Feature: Arturo Ristorante

November 13, 2020

For the past 35 years, the Comegna family has been bringing incredible Italian cuisine to Sault Ste. Marie — first at their location on Gore Street and since 2002, at their current spot, 515 Queen Street East. 

The founder of Arturo Ristorante, Arturo Comegna, well known in the local food scene, laid a strong foundation for success for his two sons, Thomas and Chris, who took ownership in April of 2011.

Both Thomas and Chris, despite their relative youth, have been involved in the business for the past twenty years, having learned at a young age, from their dad.

Thomas, co-owner and curator oversees the entire front of house business operations while Chris, also co-owner, serves as the executive chef responsible for preparing all of the fine dishes that people have come to love at Arturo’s. Chris also oversees the kitchen operations. 

It was a before-opening, afternoon that I had a chance to sit with the personable, easy going, and friendly Chris to chat about what makes Arturo’s so special and so successful in the challenging restaurant industry. 

(By the way, the personable and observant Chris noticed my yoga mat since I was next on my way to a much needed yin yoga practice after our chat which led to an in depth yoga discussion.  Many of you reading this might be surprised to learn that Chris is a yoga enthusiast and in the last few years has discovered the wonders it can do especially for those with injuries like he has. Disclaimer: always seek professional advice before trying yoga to make sure it is right for you.  I was surprised to learn he even aspires to perhaps one day get certified to teach yoga since he is amazed at how much it has helped him with his chronic pain and for his mental health.  I could go on and on about this topic as could Chris but my reputation as a bit of a foodie is also well known for those who follow my social feeds so it is a good thing that this story is about food and Arturo’s to be specific!)  

I asked Chris if he always had aspirations to be a business owner and he told me a story that even as a child in grades 2 and 3, his school books were covered with the words “CC Inc.” in his own printing. So yes, even at a young age he was already thinking about potential names for his future business.  In addition, many of his family members are self employed, so it is kind of a family trait.  He never had a strong desire to follow a different path or in his words “get a regular job” and both of the Comegna brothers enjoy the creative freedom that comes with owning your own business.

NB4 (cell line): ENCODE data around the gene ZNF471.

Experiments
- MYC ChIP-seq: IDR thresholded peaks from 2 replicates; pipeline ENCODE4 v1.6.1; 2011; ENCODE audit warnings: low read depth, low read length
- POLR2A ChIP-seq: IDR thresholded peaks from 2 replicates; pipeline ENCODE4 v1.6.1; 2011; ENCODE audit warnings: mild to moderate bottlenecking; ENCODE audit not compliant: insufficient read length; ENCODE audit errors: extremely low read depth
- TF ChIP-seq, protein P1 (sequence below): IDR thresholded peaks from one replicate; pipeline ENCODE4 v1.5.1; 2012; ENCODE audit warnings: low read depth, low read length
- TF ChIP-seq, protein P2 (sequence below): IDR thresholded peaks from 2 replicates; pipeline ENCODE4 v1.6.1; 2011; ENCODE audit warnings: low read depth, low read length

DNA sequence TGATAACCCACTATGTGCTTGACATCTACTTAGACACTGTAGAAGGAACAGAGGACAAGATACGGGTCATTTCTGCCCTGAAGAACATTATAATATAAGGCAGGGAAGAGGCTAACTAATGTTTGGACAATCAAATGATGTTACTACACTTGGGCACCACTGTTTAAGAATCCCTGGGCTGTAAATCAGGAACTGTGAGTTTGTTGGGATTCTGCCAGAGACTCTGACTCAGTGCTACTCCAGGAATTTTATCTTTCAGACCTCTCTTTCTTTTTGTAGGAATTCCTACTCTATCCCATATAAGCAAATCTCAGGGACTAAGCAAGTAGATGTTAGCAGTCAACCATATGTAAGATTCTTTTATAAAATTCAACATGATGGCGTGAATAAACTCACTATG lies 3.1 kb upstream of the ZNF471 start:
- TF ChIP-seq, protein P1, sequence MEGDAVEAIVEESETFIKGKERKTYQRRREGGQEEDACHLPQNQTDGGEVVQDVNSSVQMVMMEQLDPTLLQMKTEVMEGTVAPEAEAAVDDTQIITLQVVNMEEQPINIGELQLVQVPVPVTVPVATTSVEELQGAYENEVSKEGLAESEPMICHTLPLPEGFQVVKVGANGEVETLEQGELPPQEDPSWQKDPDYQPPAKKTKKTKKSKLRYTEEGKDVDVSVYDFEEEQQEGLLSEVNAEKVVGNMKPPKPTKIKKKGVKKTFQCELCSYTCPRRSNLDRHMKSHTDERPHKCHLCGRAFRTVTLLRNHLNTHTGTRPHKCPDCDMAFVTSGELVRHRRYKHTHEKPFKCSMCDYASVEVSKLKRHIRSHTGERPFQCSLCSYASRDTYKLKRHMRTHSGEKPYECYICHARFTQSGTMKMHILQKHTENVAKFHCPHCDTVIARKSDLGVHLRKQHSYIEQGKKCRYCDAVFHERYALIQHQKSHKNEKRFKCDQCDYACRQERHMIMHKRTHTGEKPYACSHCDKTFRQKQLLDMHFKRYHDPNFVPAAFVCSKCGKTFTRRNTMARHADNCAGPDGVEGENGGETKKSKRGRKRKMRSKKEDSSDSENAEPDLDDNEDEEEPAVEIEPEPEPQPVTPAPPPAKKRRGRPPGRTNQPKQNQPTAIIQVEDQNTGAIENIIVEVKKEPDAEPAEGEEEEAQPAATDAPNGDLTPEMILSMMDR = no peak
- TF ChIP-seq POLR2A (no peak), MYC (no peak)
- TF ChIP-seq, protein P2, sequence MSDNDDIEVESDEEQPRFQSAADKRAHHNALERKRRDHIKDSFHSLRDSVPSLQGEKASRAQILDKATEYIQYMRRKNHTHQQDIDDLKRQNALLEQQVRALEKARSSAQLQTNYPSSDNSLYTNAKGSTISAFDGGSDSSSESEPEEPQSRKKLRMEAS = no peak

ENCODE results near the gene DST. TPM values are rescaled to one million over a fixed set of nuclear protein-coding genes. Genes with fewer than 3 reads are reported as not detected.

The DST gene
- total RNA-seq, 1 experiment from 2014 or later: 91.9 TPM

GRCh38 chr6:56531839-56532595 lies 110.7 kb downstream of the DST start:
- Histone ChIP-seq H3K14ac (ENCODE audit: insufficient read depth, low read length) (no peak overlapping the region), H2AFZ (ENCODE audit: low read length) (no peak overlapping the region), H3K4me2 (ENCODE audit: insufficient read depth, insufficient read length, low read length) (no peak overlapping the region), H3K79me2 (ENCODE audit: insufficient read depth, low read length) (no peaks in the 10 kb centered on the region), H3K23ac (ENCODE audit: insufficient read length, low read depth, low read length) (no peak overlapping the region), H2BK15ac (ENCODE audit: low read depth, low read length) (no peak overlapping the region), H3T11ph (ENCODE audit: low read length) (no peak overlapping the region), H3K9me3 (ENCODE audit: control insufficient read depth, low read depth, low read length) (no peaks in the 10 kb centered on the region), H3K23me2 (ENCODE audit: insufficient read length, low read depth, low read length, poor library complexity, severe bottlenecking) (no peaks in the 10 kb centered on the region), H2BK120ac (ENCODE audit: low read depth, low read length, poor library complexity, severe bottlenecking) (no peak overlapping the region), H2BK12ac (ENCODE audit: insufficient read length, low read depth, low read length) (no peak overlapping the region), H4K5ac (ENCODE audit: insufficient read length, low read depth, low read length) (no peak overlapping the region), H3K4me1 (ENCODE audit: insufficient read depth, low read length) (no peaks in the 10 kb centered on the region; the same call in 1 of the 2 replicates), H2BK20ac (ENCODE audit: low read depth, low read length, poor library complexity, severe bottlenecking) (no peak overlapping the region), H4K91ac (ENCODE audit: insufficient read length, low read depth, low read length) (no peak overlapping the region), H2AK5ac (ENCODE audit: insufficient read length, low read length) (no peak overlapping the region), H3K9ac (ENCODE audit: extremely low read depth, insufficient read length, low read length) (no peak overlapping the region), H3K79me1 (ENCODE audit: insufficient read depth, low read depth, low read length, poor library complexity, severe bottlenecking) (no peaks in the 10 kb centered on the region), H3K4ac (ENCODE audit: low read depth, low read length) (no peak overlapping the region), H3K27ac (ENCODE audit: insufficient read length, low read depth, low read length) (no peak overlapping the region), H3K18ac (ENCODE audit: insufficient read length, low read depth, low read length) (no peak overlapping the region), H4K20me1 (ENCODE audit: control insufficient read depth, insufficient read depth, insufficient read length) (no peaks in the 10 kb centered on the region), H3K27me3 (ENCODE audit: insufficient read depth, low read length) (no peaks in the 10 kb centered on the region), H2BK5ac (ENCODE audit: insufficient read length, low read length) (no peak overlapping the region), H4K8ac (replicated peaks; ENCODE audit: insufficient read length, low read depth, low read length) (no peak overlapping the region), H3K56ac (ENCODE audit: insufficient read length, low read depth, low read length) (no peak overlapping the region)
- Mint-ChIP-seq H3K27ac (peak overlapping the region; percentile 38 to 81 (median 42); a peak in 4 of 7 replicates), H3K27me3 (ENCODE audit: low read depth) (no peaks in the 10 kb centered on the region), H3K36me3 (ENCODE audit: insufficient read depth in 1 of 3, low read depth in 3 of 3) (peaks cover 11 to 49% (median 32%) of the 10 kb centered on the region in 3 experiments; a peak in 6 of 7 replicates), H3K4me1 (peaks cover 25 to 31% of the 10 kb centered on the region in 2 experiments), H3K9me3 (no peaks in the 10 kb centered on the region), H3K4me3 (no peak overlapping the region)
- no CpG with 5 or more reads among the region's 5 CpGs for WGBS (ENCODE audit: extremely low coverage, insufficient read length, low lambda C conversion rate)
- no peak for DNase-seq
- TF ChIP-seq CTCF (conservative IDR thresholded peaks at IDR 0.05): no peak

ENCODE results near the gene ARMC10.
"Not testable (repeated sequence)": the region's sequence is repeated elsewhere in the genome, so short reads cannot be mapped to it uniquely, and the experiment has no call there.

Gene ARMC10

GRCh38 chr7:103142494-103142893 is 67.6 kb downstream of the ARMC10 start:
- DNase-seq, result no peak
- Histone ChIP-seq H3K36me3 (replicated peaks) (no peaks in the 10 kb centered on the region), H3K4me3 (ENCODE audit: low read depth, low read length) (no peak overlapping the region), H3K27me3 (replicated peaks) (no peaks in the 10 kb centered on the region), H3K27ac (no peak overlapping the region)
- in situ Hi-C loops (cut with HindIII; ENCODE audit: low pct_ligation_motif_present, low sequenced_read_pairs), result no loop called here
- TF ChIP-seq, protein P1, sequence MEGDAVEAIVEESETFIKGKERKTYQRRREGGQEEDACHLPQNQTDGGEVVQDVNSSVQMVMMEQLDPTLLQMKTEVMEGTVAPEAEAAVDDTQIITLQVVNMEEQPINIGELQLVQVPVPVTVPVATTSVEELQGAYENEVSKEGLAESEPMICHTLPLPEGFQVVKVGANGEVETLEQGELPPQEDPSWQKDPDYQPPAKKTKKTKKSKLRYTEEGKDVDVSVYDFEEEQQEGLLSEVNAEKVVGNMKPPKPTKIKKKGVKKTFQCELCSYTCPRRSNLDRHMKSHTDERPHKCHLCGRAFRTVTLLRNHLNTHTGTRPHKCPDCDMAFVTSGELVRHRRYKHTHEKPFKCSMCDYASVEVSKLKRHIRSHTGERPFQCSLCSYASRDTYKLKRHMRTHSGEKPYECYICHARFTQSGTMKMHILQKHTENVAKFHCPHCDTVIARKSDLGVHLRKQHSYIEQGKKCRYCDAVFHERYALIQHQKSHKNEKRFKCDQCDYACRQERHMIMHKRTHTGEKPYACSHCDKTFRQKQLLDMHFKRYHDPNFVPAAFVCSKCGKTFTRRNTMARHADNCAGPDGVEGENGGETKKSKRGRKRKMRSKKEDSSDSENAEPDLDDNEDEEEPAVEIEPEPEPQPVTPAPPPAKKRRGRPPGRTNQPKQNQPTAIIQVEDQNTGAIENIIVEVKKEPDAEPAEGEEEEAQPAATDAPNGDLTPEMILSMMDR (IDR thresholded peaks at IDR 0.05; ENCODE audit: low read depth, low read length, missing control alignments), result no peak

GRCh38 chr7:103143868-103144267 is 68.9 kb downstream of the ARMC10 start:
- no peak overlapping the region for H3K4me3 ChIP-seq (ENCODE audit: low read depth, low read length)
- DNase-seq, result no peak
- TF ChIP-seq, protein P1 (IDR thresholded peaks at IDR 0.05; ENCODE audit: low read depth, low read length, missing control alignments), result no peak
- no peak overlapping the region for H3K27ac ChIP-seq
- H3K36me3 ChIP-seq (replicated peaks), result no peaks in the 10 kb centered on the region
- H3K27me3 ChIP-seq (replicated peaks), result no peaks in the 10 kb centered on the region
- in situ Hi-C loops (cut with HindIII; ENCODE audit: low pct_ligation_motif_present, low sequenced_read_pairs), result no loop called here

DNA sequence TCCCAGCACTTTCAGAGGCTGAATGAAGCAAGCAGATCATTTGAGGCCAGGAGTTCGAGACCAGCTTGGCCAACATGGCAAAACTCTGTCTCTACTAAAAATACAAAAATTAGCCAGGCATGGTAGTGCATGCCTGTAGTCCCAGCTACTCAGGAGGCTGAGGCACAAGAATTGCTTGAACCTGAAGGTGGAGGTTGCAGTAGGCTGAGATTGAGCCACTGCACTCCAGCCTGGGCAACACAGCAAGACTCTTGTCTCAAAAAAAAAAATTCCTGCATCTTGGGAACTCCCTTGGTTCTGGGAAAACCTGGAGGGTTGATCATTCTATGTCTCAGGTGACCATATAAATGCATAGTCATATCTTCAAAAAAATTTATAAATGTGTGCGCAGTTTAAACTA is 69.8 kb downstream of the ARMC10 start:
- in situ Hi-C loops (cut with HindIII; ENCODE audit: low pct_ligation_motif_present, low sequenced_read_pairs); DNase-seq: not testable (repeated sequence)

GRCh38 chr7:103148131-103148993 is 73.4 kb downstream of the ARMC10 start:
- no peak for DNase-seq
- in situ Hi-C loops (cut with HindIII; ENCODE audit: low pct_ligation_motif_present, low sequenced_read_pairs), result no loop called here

According to Chris, if you are doing well at something you enjoy then that is all that matters.  Noting the longevity Arturo’s has had in very competitive and difficult industry, I asked Chris for advice for those thinking of pursuing a career in the food industry. He indicated by far, before even enrolling in any courses, it is really important to get yourself employed in a successful restaurant to really get an understanding of what’s involved and to make sure it is indeed the right fit for you.  If after doing that you still love it and are passionate about it, then enroll in a culinary program. 

Mouth watering …

Over the years, Arturo’s has garnered the reputation of being a very fine dining establishment but Chris assures Sault Business Matters that the atmosphere they aim to create is a come as you are, welcoming environment where you feel as though you are a guest at their home.  There are no dress codes and it is the kind of place where you won’t feel as though you are being rushed.  They have never been a volume type establishment and are proud of the fact that people seem to like to stay a while.  

Being a foodie, I had to ask what is the best selling dish currently and without hesitation Chris replied that his take on a veal saltimbocca is by far the biggest seller.  As he described his version using bocconcini cheese and prosciutto, I admit I may have started to salivate!

Other popular dishes include the pappardelle allo zafferano, a seafood pasta with sautéed shrimp, scallops in a saffron infused sauce and the rack of lamb or really anything they do on the grill.